The crew, all veterans of previous ISS missions, will include Akihiko Hoshide with Japan’s JAXA space agency, Thomas Pesquet of the European Space Agency and NASA’s Shane Kimbrough and Megan McArthur — who two months ago watched her husband Robert Behnken co-pilot the first-ever crewed flight of SpaceX’s Crew Dragon capsule.
Putting four astronauts on SpaceX’s spring 2021 mission, dubbed Crew-2, will bring the number of people staffing the ISS to seven, allowing “NASA to effectively double the amount of science that can be conducted in space,” the agency said Tuesday.
Five people are currently on board the ISS: Two Russian cosmonauts and NASA’s Chris Cassidy, Douglas Hurley, and Behnken, The latter two arrived at the space station in May after commanding SpaceX’s Crew Dragon capsule on its historic journey. It marked the first time in history that a commercial vehicle carried humans into orbit and the first crewed launch from US soil since NASA’s Space Shuttle retired in 2011.
NASA has waited for years to regain the ability to fly its own astronauts to and from the space station. After the Shuttle program ended, the space agency had to rely on Russia’s Soyuz vehicles to ferry NASA crews to the ISS, and the United States has paid Russia as much as $90 million per seat for those trips.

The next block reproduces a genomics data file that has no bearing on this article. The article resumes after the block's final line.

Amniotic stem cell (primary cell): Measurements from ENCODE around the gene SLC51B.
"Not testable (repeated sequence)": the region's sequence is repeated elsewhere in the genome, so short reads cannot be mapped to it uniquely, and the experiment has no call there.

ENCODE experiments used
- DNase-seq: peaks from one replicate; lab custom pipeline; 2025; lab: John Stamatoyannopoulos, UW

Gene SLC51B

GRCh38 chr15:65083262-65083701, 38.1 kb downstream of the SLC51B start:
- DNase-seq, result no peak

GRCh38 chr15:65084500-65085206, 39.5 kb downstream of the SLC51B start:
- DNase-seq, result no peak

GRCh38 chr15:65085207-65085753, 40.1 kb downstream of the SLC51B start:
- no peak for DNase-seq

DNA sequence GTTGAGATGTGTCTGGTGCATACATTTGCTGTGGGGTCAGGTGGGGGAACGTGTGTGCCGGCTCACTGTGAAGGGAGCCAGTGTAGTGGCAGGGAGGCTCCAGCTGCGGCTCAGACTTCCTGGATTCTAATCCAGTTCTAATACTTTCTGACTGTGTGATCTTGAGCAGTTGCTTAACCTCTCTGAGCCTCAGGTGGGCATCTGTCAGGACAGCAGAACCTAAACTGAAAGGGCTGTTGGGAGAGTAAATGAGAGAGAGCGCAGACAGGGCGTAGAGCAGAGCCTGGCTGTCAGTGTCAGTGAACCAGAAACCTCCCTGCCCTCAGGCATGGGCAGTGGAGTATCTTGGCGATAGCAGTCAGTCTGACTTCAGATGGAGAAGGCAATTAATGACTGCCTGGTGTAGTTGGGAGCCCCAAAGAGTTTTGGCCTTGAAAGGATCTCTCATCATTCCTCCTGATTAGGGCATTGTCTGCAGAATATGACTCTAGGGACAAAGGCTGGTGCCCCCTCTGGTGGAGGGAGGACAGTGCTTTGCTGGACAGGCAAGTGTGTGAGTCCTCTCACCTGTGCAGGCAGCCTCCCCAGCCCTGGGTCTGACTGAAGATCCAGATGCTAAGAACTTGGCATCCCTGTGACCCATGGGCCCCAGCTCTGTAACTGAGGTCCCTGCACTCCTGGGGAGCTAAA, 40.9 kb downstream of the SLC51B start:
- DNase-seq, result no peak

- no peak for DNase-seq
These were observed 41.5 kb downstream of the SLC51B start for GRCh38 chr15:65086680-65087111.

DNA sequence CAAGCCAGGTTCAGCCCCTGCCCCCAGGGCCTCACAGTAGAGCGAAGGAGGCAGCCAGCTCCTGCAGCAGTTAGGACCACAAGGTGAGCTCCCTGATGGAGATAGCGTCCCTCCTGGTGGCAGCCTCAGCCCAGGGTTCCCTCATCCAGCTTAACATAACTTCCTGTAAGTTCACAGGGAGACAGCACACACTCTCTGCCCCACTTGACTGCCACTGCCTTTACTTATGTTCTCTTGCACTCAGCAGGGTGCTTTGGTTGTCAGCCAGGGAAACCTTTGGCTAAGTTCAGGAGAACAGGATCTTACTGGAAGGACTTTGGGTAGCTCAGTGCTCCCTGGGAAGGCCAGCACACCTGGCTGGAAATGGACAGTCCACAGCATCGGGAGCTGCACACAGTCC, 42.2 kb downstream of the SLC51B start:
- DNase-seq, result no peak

Rather than building its own replacement for the Space Shuttle, however, NASA asked the private sector to develop spacecraft capable to design and develop its own vehicles so that the space agency could focus on exploring deeper into the solar system.
In 2014, NASA awarded two fixed-price contracts: $4.2 billion for Boeing and $2.6 billion to SpaceX, which planned to design a crew-worthy version of the Dragon capsule that had already been flying cargo to and from the International Space Station.
After both companies struggled with development delays, SpaceX beat Boeing to the launch pad with Hurley and Behnken’s crewed test mission earlier this year.
Boeing, which suffered significant setbacks during a test in December, is planning to repeat an uncrewed test mission later this year.